The following newsletter is written by Glenda Augustine of Ask Glenda! K-College Educational Strategist:

Senior year is here and everyone, including me, has opinions and advice. My advice after going through the process with four kids and children of friends and family over the past 10 years: Stay focused ONLY on your child not your child’s classmates!

Your child may push you away, tell you “This is my process and I got it”, share everything or nothing. There will be yelling and crying. No way can you devote energy focusing on anyone elses college choices!

Yes, you have a wonderful, intelligent child and no one knows him or her better than you, but they have to work with their schools college counselor for better or worse and that’s another reason why worrying about another student is a waste of time. (There are times you may have to seek a private counselor, but that’s a whole other article!) You, as the parent, should oversee the list your child and counselor put together to affirm that it best suits YOUR child not only academically but socially and emotionally, so comparing his/her list with their friends makes no sense.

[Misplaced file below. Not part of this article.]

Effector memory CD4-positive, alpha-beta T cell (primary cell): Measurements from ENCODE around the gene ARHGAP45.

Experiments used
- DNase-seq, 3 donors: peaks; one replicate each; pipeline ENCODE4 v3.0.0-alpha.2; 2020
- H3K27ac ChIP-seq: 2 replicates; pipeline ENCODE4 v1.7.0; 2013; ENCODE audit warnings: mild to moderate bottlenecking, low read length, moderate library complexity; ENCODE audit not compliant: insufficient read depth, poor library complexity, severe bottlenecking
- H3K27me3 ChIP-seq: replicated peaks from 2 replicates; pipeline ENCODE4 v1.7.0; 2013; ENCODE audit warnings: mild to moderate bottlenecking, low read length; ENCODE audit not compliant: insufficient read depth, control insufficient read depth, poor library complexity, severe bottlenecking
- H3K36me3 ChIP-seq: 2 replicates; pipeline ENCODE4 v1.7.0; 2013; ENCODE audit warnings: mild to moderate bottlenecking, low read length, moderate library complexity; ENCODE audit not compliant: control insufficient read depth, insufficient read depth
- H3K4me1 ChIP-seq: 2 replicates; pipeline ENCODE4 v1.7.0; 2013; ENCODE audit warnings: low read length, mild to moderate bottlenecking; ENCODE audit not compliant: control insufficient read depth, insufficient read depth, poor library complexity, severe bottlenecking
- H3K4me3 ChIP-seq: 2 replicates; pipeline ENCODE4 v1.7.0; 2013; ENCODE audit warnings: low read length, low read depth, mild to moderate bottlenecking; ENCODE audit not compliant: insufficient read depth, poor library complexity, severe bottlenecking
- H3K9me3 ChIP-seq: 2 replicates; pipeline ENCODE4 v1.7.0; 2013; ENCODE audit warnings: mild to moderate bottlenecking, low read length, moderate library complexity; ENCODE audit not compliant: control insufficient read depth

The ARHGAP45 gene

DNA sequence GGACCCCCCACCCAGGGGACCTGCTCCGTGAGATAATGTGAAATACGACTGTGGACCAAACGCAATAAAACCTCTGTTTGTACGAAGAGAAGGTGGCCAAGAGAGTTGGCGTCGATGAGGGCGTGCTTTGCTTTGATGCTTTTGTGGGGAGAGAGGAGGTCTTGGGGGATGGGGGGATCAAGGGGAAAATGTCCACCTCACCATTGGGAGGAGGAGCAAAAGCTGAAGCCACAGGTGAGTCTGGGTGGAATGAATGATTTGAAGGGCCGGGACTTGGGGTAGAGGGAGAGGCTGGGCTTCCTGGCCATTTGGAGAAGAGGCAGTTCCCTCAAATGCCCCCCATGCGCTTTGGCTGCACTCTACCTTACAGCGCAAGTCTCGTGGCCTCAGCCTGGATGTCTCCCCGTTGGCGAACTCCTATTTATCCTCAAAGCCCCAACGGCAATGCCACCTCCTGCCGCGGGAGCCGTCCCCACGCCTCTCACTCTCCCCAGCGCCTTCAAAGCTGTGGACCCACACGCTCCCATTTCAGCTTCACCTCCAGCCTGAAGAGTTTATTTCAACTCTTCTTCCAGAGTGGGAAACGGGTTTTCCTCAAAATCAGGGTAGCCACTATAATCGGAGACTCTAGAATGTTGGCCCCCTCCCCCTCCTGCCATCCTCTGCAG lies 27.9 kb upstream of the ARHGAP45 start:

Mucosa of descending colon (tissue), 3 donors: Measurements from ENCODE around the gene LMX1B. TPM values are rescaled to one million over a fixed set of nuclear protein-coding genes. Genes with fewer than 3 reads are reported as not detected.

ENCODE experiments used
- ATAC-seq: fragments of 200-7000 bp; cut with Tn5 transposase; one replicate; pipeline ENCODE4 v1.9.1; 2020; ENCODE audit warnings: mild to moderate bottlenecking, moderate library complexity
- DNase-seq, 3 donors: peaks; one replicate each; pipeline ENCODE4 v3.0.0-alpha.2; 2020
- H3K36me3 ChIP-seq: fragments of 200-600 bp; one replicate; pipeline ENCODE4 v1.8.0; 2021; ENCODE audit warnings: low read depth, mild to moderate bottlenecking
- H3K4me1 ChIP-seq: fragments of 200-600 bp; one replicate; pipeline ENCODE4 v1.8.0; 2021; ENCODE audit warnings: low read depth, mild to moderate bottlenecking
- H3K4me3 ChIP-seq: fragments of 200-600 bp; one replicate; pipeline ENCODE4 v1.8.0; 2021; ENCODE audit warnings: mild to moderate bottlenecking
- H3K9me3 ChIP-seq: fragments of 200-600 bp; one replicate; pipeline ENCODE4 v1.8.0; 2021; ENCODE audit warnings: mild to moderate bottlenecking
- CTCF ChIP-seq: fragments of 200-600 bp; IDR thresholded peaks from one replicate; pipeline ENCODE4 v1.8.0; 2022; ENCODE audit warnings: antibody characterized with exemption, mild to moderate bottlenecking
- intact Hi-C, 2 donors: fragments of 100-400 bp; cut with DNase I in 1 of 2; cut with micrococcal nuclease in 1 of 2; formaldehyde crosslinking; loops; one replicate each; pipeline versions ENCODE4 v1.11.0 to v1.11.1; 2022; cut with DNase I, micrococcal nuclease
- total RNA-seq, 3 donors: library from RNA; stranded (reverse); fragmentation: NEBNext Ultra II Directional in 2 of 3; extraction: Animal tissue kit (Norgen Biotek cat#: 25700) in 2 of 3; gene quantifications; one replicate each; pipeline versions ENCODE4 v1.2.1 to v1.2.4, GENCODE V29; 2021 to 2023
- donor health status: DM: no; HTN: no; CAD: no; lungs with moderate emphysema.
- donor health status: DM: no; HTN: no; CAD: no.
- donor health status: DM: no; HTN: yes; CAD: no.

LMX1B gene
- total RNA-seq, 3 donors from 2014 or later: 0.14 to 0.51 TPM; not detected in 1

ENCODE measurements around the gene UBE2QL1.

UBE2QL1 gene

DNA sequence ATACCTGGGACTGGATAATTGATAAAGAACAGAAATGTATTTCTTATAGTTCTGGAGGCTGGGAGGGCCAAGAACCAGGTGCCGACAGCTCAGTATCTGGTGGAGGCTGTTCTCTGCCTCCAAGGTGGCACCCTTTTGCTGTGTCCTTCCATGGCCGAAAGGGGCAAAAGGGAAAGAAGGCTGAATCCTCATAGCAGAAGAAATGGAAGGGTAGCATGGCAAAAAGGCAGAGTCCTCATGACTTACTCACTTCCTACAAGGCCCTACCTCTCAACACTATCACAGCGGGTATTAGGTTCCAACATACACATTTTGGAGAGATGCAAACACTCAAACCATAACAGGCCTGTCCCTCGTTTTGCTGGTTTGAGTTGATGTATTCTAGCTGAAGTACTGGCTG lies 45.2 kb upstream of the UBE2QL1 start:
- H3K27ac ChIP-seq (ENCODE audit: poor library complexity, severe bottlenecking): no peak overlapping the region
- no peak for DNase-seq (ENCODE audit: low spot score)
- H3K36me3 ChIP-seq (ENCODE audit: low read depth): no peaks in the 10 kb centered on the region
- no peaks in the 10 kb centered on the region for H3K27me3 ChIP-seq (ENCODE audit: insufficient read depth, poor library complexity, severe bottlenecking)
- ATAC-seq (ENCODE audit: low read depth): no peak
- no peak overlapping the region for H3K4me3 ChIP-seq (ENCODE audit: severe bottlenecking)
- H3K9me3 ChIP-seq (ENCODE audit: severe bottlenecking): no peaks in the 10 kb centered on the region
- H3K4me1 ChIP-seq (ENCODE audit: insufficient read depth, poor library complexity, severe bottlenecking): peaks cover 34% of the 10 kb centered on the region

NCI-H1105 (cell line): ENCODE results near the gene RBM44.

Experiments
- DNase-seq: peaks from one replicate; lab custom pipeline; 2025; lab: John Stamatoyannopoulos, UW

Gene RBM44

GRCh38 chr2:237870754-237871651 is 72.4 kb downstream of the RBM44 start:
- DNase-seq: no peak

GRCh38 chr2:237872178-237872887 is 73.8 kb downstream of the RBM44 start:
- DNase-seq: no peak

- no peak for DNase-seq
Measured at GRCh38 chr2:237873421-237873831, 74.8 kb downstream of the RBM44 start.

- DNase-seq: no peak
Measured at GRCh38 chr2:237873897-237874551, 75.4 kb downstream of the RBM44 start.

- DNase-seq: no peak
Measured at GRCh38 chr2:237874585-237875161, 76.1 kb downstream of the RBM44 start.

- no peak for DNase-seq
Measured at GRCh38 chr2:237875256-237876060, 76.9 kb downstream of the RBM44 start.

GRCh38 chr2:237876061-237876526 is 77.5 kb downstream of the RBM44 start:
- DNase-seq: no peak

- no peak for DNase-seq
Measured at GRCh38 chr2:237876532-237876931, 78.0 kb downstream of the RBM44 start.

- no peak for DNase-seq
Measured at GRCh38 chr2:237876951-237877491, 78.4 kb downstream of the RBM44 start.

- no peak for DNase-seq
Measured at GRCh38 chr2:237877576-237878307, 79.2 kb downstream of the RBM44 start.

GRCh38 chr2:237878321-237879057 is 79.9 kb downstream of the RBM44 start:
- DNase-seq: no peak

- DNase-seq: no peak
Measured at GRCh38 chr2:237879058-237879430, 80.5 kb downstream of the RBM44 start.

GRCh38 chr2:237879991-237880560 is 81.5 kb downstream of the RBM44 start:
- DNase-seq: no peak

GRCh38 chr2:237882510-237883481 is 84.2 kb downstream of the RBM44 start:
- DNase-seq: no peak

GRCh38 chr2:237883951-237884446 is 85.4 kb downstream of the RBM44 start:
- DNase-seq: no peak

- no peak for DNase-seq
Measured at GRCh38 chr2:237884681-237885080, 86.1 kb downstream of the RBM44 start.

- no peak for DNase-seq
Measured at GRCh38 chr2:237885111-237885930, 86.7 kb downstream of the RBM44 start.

People will ask you where your child is applying, but it isn’t your business to share.

Keep it private, the need to know team (TNTKT) consists of your child, you, the college counselor and the common application – no one else. The advice to give to your child when people ask where they are applying – because they will ask – “I am applying to a variety of schools as I am learning about myself.”

In my experience, who your child is in September of senior year is not the same child when it is time to make the decision in May – another important reason to select a variety of schools.

Remember, the college process is a crap shoot, your child has prepared for it since middle school, has taken the tests, written the essays, completed the applications all in time and finally hit ‘submit’. Now it’s all up to the college to make the final decision. Your new job is to wait patiently and to realize that where your child is accepted or rejected from is the best outcome.

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